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with a person's use of marijuana for medical purposes shall not be forfeited if the person or the

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person's primary caregiver demonstrates the person's medical purpose for using marijuana

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pursuant to this section.

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21-28.6-9. Enforcement. –(a) If the department fails to adopt regulations to implement

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this chapter within one hundred twenty (120) days of the effective date of this act, a qualifying

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patient may commence an action in a court of competent jurisdiction to compel the department to

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perform the actions mandated pursuant to the provisions of this chapter.

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(b) If the department fails to issue a valid registry identification card in response to a

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valid application submitted pursuant to this chapter within thirty-five (35) days of its submission,

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the registry identification card shall be deemed granted and a copy of the registry identification

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application shall be deemed valid registry identification card.

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21-28.6-10. Severability. –Any section of this act being held invalid as to any person or

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circumstances shall not affect the application of any other section of this act that can be given full

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effect without the invalid section or application.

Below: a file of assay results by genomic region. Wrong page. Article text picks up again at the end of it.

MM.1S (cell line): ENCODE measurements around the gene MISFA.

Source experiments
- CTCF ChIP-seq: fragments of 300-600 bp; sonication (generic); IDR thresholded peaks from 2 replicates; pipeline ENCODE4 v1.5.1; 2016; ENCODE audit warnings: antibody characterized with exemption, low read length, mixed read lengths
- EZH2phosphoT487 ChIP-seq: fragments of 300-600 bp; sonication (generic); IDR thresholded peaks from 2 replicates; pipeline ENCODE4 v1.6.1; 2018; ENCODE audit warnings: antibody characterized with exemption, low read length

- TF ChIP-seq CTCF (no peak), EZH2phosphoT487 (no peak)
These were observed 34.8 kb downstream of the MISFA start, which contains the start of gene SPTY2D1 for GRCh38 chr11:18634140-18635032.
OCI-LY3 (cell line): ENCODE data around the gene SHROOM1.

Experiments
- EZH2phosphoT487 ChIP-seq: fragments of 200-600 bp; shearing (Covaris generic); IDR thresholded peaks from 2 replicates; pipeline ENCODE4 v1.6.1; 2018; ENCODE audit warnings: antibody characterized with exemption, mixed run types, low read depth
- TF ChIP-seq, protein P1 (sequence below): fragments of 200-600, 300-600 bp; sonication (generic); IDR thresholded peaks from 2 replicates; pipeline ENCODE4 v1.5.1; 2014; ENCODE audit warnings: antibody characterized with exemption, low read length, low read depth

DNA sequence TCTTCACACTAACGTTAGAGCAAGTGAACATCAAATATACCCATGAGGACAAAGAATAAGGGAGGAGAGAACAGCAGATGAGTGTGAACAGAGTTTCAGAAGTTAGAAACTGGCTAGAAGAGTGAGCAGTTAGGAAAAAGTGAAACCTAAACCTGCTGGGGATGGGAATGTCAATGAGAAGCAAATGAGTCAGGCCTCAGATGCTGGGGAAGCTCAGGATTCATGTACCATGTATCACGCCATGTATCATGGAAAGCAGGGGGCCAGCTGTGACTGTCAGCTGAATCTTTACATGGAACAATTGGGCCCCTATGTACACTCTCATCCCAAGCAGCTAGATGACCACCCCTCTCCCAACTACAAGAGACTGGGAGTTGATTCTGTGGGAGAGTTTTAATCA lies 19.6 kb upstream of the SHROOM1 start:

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21-28.6-11. Sunset provision. –The provisions of this chapter shall be repealed effective

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June 30, 2007.

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&nbspSECTION 2. This act shall take effect upon passage and shall expire on June 30, 2007.



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LC00988/SUB B


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EXPLANATION


BY THE LEGISLATIVE COUNCIL


OF


A N A C T


RELATING TO FOOD AND DRUGS -- THE EDWARD O. HAWKINS AND THOMAS C.


SLATER MEDICAL MARIJUANA ACT


***



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&nbspThis act would protect patients with debilitating medical conditions, and their physicians

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and primary caregivers, from arrest and prosecution, criminal and other penalties, and property

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forfeiture if such patients engage in the medical use of marijuana.

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&nbspThis act would take effect upon passage and would expire on June 30, 2007.



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LC00988/SUB